Property Damage Liability is the second part of Liability Coverage. If an insured person is legally liable for an accident, Property Damage Liability coverage pays for damage to others’ property resulting from the accident. Property Damage Liability coverage also pays for legal defense costs if you are sued.


Radius of operation
The maximum distance traveled one way, as the crow flies, by an insured, from the point of garaging to the point of delivery, is the radius of operation.


A company’s best estimate of what it will pay for claims.

A list of individual items or groups of items that are covered under one policy or a listing of specific benefits, charges, credits, assets or other defined items.


Size of a loss. One of the criteria used in calculating premiums rates.


Sole proprietorship
A sole proprietorship is a one-owner company that is not registered with the state as an LLC or corporation. The owner of a sole proprietorship is personally responsible for the debts and liabilities of the company and reports the company’s losses and profits on his or her personal taxes.


Split limits
A series of three numbers (ex. $15,000/$30,000/$10,000), split limits describe the predetermined maximum amounts to be paid on Bodily Injury Liability coverage and Property Damage Liability coverage per person and per occurrence or accident.

Example: A split limit of $15,000/$30,000/$10,000 would pay out, per accident, up to $15,000 in Bodily Injury Liability coverage for each covered person injured in the accident and up to a maximum total of $30,000 for all covered people injured in the accident. It also would pay out up to $10,000 in Property Damage Liability coverage.


Stated amount
A stated amount is the value submitted by the insured as representative of the current value of an insured vehicle, after accounting for depreciation and including the value of any special or permanently attached equipment.


The legal process by which an insurance company, after paying a loss, seeks to recover the amount of the loss from another party who is legally liable for it.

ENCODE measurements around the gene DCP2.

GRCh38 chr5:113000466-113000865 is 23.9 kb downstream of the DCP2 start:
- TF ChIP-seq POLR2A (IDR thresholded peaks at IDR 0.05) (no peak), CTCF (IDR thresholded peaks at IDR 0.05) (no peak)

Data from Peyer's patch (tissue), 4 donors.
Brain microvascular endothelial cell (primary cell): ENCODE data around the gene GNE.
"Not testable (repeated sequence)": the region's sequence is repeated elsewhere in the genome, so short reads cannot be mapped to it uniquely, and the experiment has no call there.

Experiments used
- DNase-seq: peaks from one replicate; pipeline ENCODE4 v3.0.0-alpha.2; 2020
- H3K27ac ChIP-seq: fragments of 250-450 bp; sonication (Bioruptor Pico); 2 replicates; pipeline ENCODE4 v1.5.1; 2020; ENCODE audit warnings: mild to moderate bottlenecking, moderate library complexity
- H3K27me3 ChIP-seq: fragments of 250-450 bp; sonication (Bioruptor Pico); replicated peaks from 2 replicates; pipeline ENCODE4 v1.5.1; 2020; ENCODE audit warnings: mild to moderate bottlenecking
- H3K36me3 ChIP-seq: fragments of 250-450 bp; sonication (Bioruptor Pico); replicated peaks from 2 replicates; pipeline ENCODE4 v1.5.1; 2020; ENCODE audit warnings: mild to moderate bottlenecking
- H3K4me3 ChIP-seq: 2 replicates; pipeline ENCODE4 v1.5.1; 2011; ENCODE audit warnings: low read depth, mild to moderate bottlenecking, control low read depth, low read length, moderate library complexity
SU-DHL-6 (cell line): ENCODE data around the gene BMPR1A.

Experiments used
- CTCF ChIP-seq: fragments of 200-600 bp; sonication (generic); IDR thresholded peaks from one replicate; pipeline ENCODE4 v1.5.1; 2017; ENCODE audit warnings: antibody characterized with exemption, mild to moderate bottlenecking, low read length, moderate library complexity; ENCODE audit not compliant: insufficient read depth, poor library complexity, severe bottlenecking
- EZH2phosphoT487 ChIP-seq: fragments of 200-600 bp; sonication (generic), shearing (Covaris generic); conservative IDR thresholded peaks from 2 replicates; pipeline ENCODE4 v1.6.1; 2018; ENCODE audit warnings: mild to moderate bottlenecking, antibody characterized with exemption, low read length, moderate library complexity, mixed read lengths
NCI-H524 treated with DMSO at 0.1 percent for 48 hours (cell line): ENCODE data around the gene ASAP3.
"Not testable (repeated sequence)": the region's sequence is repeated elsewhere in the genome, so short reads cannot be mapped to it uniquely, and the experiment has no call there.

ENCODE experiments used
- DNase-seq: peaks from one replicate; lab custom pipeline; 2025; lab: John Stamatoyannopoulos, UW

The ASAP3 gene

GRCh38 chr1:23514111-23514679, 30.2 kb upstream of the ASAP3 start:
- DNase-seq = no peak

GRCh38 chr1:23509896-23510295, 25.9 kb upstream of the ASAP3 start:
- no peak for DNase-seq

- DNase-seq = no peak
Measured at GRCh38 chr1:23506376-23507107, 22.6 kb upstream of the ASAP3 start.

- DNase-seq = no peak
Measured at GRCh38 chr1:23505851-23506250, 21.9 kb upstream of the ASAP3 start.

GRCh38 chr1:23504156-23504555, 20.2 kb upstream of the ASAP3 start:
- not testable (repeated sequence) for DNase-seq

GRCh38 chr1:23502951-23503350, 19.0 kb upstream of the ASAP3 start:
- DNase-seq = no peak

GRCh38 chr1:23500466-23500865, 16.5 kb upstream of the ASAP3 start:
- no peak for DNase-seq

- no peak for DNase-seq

A contract guaranteeing the performance of a specific obligation. Simply put, it is a three-party agreement under which one party, the surety company, answers to a second party, the owner, creditor or “obligee,” for a third party’s debts, default or nonperformance. Contractors are often required to purchase surety bonds if they are working on public projects. The surety company becomes responsible for carrying out the work or paying for the loss up to the bond “penalty” if the contractor fails to perform.


Included as a part of the package in standard commercial insurance policies before September 11, 2001 virtually free of charge. Since September 11, terrorism coverage prices have increased substantially to reflect the current risk.


Outside group that performs clerical functions for an insurance company.


The condition of an automobile or other property when damage is so extensive that repair costs would exceed the value of the vehicle or property.


Trailer interchange agreement
A trailer interchange agreement is a written contract between truckers or trucking companies that provides for the loan of trailers by the owner to a third party.

Example: Joe’s Trucking Company has a trailer interchange agreement with Sue’s Trucking Company. Joe hauls a trailer full of cargo from point A to point B. Sue takes Joe’s trailer and hauls it from point B to point C for Joe.


Trailer interchange coverage
Trailer Interchange coverage provides Physical Damage insurance for trailers that you do not own while they are in your care, custody or control, such as being hauled under a trailer interchange agreement.


Uninsured motorist coverage (UM)
If a driver or owner of a vehicle does not have insurance and is legally liable for an accident, you can use UM coverage for injuries, including death, that you, your resident relatives and occupants of your insured vehicle sustain, up to the limits that you select.


Underinsured motorist coverage (UIM)
If a driver or owner of a vehicle is legally liable for an accident but does not have enough insurance, you can use UIM coverage for injuries, including death, that you, your resident relatives and occupants of your insured vehicle sustain, up to the limits you select. In some states, UIM coverage is included as part of UM coverage.

Vehicle identification number (VIN)
A VIN is a combination of 17 letters and numbers that can be used to identify the make, model and year of a car. The Vehicle Identification Number (VIN) for a vehicle is usually found on the driver’s side of the dashboard, the vehicle registration or the title.


Insurance that pays for medical care and physical rehabilitation of injured workers and helps to replace lost wages while they are unable to work. State laws, which vary significantly, govern the amount of benefits paid and other compensation provisions.